Skip to comments.NERC 2004 Assessment:...Adequate if New Generating Facilities are Built(Homer Simpson D'oh-Award)
Posted on 09/12/2004 4:17:44 PM PDT by Robert357
The North American Electric Reliability Council (NERC) has issued its 2004 Long-Term Reliability Assessment. The report assesses long-term electricity supply and demand and transmission reliability through 2013, and discusses key issues and trends affecting the reliability of future electric supply and transmission systems.
Resource adequacy is expected to be satisfactory throughout North America, provided new generating facilities are constructed as anticipated and NERC reliability rules are followed, said Michehl R. Gent, NERC president and CEO. NERC and the electric industry have taken significant steps to improve the reliability of the electric system since the Aug. 14 blackout, and we are confident that we have a stronger system today and going forward than we did last summer he added.
According to the report, electricity demand is expected to grow by about 69,000 MW over the next five years. Projected resource additions over this same period total about 67,300 MW, depending upon the number of merchant plants assumed to be in service. Resource adequacy in the longer term is more uncertain, but is expected to be satisfactory if current trends continue.
More than 10,275 miles of new transmission are proposed to be added over the 20042013 timeframe. This represents a 4.9% increase in the total amount of installed transmission in North America over the assessment period. Although the transmission system is expected to operate reliably throughout North America, some portions of the grid will not be able to support all desired electricity market transactions. Some well-known transmission constraints are recurring, while new constraints appear as electricity flow patterns change. Reliability coordinators, transmission planners, and system operators will need to regularly communicate and coordinate their actions to preserve the reliability of the bulk electric transmission system.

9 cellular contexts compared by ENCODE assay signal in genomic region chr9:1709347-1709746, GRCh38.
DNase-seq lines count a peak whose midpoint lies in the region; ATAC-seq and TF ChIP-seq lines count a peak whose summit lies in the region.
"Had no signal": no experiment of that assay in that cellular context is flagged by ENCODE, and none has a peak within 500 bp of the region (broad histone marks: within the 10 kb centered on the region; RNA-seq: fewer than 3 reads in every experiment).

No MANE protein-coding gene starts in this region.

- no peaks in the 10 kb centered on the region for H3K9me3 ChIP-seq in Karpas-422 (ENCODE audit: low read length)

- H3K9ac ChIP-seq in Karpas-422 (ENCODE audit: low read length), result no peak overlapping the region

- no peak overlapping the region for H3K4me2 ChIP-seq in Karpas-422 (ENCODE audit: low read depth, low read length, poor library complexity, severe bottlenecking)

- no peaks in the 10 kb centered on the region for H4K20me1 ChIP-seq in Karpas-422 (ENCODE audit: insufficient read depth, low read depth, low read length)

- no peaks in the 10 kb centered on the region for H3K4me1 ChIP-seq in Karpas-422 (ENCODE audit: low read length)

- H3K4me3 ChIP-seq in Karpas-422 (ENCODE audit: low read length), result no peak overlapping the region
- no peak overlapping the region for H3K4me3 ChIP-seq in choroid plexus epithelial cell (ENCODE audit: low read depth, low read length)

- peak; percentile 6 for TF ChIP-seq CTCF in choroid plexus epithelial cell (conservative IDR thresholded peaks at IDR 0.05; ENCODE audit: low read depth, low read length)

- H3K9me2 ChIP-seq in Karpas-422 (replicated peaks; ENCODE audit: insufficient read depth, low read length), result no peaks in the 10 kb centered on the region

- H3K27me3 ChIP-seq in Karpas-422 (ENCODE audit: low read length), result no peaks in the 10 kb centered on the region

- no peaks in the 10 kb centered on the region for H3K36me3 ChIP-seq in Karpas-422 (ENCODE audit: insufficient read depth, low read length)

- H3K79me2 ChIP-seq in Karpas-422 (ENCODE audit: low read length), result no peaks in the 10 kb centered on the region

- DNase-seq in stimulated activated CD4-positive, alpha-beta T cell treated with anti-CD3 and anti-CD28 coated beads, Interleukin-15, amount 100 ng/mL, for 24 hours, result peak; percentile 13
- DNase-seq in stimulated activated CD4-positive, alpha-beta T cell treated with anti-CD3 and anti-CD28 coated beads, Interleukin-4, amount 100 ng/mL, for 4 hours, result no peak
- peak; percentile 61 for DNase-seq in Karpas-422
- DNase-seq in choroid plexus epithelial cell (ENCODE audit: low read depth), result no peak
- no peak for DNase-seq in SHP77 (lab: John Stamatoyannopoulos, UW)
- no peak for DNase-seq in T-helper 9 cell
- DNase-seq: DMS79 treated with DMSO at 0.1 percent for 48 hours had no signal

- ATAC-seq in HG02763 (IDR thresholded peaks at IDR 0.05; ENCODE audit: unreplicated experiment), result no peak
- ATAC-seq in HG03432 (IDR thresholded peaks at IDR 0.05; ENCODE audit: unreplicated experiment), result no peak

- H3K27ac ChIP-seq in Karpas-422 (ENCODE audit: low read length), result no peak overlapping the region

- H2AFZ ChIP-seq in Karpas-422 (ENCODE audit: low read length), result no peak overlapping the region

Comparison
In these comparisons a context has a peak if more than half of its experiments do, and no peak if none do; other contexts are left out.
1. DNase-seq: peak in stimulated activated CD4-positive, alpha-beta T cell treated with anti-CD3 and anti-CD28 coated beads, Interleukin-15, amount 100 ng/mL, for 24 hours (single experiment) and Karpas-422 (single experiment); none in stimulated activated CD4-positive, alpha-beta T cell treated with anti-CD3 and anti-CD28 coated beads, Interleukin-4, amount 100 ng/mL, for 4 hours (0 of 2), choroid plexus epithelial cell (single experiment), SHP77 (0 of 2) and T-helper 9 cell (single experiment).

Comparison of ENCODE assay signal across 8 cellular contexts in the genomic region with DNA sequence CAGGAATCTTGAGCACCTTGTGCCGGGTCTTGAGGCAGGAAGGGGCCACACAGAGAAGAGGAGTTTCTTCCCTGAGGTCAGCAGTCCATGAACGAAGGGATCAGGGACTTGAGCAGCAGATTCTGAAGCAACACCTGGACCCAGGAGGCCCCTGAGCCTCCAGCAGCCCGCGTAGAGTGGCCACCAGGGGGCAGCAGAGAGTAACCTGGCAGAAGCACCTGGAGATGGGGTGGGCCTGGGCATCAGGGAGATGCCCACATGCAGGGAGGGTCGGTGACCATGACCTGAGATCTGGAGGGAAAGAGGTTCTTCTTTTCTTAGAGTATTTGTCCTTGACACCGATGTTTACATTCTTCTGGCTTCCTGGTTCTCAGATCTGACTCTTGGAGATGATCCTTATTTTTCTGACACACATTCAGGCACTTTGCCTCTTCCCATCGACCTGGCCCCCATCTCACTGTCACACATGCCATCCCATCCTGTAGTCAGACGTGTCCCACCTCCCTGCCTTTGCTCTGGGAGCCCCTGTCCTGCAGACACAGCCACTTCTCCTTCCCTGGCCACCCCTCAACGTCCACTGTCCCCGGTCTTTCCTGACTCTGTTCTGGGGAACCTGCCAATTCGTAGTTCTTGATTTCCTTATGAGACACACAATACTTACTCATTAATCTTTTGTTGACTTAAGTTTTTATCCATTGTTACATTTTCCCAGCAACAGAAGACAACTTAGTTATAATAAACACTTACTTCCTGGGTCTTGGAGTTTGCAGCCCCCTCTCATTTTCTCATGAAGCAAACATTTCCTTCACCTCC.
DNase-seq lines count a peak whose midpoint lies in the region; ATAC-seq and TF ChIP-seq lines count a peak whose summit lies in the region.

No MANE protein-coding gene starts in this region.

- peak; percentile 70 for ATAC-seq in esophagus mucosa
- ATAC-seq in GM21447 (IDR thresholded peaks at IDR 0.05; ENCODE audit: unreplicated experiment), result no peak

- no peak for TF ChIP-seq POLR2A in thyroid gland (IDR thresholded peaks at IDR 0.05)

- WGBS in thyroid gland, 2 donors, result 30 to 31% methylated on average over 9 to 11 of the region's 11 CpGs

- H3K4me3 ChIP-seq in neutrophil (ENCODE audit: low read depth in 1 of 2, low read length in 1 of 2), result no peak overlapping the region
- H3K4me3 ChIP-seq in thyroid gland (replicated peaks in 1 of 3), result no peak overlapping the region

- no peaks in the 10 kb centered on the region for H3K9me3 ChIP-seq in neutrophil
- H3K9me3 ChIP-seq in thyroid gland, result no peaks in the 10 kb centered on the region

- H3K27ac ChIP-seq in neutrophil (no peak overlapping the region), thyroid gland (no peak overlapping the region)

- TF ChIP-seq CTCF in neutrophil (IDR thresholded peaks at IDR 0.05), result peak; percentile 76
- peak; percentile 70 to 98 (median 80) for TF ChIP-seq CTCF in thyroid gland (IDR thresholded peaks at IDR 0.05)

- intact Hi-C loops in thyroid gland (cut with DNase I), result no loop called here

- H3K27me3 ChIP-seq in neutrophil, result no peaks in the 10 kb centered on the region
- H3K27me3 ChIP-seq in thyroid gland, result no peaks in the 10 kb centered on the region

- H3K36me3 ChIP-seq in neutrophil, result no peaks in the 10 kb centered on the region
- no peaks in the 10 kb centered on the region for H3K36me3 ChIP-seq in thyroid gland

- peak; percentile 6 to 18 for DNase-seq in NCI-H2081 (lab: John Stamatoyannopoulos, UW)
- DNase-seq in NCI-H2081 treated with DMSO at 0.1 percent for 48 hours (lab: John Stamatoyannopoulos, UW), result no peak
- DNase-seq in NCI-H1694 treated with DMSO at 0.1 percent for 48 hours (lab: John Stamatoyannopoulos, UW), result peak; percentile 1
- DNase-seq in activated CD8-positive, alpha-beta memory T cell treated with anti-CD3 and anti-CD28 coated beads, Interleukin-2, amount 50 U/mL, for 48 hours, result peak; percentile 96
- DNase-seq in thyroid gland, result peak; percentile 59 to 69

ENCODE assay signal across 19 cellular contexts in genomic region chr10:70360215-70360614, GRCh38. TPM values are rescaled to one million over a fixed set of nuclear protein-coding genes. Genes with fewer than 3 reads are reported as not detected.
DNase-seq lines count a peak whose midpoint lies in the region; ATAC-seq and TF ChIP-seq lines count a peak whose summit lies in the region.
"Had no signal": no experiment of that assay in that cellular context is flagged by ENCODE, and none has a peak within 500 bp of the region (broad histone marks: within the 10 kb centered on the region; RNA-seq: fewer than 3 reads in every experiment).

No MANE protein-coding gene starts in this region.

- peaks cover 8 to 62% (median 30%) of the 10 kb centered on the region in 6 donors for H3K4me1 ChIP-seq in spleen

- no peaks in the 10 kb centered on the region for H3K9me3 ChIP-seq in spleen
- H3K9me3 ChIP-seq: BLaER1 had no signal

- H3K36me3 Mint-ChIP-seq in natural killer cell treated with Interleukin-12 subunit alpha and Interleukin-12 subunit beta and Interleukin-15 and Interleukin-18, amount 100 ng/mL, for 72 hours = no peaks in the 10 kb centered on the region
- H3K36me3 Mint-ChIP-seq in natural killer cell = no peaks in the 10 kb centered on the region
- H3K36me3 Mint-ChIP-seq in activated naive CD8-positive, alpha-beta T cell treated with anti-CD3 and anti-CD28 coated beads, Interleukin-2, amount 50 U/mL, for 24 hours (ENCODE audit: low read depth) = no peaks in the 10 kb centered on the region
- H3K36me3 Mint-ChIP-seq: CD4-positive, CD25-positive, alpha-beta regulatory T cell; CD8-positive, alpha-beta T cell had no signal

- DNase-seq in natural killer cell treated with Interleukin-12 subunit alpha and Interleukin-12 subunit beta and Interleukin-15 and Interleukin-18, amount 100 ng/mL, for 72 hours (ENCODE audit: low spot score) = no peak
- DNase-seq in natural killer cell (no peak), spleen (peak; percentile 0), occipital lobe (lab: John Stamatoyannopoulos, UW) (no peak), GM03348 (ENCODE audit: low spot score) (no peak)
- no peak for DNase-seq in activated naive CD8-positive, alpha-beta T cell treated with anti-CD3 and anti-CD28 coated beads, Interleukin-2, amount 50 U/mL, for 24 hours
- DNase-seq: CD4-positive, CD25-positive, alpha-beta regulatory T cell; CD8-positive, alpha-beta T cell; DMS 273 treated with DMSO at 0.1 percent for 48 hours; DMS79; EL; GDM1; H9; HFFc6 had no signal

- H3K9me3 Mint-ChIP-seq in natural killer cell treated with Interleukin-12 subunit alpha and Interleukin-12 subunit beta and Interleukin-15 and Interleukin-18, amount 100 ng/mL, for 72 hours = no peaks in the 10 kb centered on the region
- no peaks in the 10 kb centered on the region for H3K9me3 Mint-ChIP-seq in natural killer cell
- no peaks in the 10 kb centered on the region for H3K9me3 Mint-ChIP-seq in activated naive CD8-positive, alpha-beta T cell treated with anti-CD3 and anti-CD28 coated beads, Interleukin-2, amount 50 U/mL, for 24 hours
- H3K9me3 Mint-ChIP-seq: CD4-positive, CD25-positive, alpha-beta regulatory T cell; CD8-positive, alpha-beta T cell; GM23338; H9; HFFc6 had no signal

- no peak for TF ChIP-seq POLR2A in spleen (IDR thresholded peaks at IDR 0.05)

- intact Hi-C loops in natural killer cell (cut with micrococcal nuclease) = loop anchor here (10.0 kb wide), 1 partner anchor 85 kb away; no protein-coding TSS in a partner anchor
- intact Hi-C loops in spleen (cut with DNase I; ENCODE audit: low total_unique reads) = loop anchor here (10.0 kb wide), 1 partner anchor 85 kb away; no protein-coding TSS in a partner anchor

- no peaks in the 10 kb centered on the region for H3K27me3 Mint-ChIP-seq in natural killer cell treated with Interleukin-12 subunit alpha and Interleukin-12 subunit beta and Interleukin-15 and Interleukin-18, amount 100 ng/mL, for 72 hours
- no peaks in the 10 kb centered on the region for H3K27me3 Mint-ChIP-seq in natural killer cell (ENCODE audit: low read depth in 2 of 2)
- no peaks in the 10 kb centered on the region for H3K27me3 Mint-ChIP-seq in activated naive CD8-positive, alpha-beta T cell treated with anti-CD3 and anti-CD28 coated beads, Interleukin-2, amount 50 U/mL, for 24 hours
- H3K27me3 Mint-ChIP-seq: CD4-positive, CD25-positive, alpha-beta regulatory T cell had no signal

Most NERC regions do not anticipate any problems with fuel supplies for the assessment period. However, the industrys growing dependence upon natural gas as a primary fuel for new power plants is noted as an emerging area of concern. The ten-year assessment is available at: www.nerc.com/~filez/rasreports.html.
Link to NERC website
Less new generation will be added than the size of the load growth, so the US will be closer to the edge of blackouts.
I will sleep much better tonight know this.(/sarcasm)
Thought I would take your mind off of CBS for a while.
Actually if you dig in you will see that generally capacity reserve margins are remaining constant to dropping in most regions over the forecast period (i.e. we are not making headway in replacing old outmoded power plants built in the late 1970s) and that the nation will be opperating close to the limits of its transmission capacity.
It is time for a real national energy policy that addresses who we will get the electricity we need.
Lots of people in Central Florida are still without power from hurricane Frances. Californians should try it for a few days; It would be good training.
Disclaimer: Opinions posted on Free Republic are those of the individual posters and do not necessarily represent the opinion of Free Republic or its management. All materials posted herein are protected by copyright law and the exemption for fair use of copyrighted works.